Walled Garden Data Reliance – Hindrance, Annoyance or Myth?

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In this special guest feature, Aman Khanna, ProfitWheel Co-founder, highlights why relying on walled garden data is not best for brands. With close to 20 years in digital advertising in the US, Aman has worked across the agency, publisher, DSP and measurement space. His last stint at Visual IQ was pivotal in its acquisition to Nielsen where he spent 7 years. As a Co-founder of ProfitWheel, he is responsible for driving clients & operational growth in the Americas.

When it comes to data the word privacy is not too far behind. We have all experienced that sense of “the machines listening” when we are at a party discussing the latest celebrity gossip or having a business call about a partner company, only to find ourselves bombarded with ads or promotions on those topics when we log onto social media or visit a website. 

As individuals, this can be a very off-putting if not creepy feeling, but as business leaders, as advertisers, as marketers, we also know the huge impact that data and data analytics can have on a company’s success.

This brings up that controversial question – do we want them to listen? For many of us, the answer is both yes and no.  As a privacy-conscious individual, I want to be able to retain my privacy or at the very least have control over who has access to my data and when they have access to it. As a businessperson, however, I want to know more about my customers & prospects. This is because I know with data-driven targeted advertising I can reach the people who most need to hear my message while avoiding those who do not.

This is not just a question we face as individuals or as business leaders, it is something almost all industries are dealing with and something governments are trying to find solutions to. With existing laws such as GDPR and CPPA in place and potential legislation on the table, including American Data Privacy and Protection Act (ADPPA) a change to the data landscape has already started.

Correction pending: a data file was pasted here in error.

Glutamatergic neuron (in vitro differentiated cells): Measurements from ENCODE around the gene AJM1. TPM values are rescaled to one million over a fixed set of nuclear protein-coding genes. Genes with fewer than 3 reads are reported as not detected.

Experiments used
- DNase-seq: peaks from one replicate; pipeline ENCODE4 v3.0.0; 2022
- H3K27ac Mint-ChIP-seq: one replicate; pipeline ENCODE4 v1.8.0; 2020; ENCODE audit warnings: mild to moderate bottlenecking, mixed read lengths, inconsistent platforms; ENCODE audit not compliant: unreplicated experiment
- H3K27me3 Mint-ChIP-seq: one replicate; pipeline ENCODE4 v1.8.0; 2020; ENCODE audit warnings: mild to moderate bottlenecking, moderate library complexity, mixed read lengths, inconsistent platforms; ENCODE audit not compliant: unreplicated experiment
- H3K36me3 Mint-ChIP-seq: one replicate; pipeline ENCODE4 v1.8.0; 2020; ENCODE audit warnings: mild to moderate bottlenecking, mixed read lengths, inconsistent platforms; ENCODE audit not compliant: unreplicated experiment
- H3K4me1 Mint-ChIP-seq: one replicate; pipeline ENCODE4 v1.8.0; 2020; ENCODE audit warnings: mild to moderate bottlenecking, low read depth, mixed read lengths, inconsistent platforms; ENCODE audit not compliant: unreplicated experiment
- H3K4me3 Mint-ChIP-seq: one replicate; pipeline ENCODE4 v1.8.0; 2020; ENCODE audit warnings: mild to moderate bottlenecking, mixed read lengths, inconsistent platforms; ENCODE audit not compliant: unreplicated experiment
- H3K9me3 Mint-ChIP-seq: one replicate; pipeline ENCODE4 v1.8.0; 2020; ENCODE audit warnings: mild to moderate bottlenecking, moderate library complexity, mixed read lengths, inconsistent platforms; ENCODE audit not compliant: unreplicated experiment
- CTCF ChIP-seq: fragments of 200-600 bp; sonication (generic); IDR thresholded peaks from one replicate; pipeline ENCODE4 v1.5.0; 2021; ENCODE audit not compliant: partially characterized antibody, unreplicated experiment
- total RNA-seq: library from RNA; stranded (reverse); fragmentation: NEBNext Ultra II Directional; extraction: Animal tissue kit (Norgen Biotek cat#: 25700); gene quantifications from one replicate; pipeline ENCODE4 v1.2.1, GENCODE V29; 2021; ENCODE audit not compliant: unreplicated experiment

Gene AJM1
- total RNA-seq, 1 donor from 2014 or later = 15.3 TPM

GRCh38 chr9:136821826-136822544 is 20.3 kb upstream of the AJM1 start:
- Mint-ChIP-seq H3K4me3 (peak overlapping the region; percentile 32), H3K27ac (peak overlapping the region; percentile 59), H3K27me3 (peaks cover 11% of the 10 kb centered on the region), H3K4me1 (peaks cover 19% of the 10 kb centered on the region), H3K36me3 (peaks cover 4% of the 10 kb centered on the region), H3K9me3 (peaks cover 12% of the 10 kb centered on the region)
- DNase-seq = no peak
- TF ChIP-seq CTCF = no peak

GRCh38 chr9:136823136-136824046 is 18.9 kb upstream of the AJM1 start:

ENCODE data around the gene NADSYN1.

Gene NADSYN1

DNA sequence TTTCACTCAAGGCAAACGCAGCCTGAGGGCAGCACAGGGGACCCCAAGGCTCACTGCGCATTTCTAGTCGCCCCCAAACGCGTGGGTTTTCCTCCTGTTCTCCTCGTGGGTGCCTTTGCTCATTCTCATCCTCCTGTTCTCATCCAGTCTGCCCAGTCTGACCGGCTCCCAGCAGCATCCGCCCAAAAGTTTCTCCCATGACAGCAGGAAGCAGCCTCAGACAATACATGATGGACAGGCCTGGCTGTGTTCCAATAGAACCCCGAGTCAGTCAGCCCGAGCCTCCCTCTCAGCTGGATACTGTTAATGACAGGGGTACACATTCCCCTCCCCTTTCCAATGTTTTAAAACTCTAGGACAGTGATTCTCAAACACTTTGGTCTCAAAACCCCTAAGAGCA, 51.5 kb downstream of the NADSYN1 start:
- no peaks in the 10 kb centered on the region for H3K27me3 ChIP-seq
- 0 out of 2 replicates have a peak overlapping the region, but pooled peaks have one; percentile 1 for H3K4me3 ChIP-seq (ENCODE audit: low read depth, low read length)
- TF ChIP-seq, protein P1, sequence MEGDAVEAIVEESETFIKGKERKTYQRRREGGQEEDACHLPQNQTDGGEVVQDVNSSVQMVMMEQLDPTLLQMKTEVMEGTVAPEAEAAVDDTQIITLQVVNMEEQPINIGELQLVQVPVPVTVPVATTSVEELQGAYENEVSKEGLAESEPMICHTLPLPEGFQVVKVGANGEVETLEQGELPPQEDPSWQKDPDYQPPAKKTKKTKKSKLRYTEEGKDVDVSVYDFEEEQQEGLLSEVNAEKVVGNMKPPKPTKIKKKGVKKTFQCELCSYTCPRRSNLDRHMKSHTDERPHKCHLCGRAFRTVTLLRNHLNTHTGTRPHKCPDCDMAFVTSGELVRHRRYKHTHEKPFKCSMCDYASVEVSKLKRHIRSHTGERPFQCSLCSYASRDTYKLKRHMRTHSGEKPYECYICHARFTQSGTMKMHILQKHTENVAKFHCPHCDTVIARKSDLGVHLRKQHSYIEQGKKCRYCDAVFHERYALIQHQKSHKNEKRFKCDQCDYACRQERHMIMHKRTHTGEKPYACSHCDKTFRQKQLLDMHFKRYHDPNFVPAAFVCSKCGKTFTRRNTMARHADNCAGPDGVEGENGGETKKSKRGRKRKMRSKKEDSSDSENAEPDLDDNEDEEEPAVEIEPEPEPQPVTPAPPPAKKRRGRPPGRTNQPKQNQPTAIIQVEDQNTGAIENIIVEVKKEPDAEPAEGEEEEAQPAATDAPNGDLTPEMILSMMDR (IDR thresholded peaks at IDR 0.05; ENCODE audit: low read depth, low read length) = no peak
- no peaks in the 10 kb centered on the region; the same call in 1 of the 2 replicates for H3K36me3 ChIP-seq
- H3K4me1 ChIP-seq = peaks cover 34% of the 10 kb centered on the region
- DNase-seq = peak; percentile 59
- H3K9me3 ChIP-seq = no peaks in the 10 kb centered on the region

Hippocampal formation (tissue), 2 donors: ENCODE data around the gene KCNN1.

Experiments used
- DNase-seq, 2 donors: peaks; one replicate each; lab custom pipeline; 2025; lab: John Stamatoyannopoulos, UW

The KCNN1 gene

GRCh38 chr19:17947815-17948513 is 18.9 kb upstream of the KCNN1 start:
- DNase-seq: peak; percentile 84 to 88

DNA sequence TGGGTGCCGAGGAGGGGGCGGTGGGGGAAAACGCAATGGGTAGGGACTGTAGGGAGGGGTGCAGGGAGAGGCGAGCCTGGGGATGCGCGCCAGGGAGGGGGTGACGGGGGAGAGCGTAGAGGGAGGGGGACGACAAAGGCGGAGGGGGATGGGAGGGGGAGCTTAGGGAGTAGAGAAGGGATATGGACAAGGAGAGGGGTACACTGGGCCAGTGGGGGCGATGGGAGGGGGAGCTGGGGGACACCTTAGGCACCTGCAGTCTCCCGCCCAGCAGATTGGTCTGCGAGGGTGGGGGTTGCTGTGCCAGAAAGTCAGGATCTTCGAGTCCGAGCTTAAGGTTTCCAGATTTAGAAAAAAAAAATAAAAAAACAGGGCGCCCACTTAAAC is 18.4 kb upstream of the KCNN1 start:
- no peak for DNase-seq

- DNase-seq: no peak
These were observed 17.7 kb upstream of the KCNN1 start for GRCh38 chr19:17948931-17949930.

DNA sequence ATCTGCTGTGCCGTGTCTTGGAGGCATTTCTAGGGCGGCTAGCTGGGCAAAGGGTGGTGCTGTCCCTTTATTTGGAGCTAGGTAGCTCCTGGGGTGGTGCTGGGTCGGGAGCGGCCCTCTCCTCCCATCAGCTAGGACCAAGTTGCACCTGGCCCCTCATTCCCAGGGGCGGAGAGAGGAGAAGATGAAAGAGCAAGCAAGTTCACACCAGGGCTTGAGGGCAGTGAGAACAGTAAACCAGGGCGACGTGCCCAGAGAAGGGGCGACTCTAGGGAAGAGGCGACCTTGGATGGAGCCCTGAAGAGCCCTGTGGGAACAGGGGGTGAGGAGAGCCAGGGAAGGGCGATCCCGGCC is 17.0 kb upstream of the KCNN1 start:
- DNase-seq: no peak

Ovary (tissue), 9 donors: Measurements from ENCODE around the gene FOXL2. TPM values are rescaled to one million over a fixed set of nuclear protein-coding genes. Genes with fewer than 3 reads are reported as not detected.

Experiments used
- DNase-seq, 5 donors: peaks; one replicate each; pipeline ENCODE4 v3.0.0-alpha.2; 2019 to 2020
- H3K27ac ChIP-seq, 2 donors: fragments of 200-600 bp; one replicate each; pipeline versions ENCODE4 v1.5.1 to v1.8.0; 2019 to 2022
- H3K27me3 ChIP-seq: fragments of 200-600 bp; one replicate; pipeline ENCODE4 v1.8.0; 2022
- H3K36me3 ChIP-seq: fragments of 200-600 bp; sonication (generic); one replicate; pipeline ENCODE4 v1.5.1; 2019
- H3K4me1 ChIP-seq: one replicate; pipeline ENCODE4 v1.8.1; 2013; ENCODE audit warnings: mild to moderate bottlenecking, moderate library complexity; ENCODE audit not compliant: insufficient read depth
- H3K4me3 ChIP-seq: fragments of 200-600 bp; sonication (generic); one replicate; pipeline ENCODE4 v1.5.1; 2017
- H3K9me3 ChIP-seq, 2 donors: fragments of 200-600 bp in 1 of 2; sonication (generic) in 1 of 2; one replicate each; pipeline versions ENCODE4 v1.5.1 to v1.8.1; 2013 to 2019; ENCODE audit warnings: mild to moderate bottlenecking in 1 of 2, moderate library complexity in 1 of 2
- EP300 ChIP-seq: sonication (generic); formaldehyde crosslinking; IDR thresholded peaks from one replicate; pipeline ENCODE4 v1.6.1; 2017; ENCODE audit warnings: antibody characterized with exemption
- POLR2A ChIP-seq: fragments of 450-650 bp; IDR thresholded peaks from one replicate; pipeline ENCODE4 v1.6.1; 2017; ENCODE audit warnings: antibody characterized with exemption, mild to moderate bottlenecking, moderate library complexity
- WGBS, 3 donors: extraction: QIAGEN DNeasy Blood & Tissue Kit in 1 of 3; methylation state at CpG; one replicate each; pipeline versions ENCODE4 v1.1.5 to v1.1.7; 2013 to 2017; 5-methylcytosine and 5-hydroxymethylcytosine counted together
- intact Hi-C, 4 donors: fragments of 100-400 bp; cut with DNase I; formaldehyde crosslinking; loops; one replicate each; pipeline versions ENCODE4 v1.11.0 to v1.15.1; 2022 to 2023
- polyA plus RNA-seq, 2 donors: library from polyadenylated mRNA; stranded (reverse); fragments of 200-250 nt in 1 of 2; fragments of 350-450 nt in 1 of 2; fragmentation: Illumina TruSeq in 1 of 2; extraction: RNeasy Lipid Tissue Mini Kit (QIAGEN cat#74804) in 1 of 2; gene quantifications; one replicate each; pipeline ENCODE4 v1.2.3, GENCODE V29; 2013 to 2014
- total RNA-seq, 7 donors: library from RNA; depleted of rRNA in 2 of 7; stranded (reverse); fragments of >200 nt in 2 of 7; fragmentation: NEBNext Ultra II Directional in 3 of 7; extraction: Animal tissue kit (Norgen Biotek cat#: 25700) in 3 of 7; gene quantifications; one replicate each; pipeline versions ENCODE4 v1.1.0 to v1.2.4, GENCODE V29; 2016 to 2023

These changes in corporate and governmental policy around data is fundamentally shifting the way that brands are able to access data, and what data they are able to access. While data collecting platforms such as Facebook or Alexa are always listening and scraping information, it is no longer an open door for advertisers to have carte blanc access to that insight. 

The Cambridge Analytica scandal may have been the turning point in how user data is treated, but it was not the end of those changes. For example, when advertising through Facebook any user-level data is gone along with; audience Insights, iOS attribution, biddable interests relating to ethnicities, diseases, social causes, political leaning and most recently, the evaporation of bidding on special ad audiences for those advertisers in Credit, Employment or Housing.

All of this points to an event horizon for advertisers, marketers, and the brands they represent. There needs to be a fundamental shift in how they collect and use third party data while optimizing their own first party data pools. If corporate data strategies do not start restructuring now, they are in for an acute headache down the road, when that data access vice tightens even more and they are left not knowing who they are advertising to due to signal loss. 

Let’s double click into these issues as this relates to functionality no longer available if you are a Meta advertiser:

  1. Disappearance of Audience Insights & Analytics in FB – Brands are now left to their own devices to understand their off-platform converters/psychographics.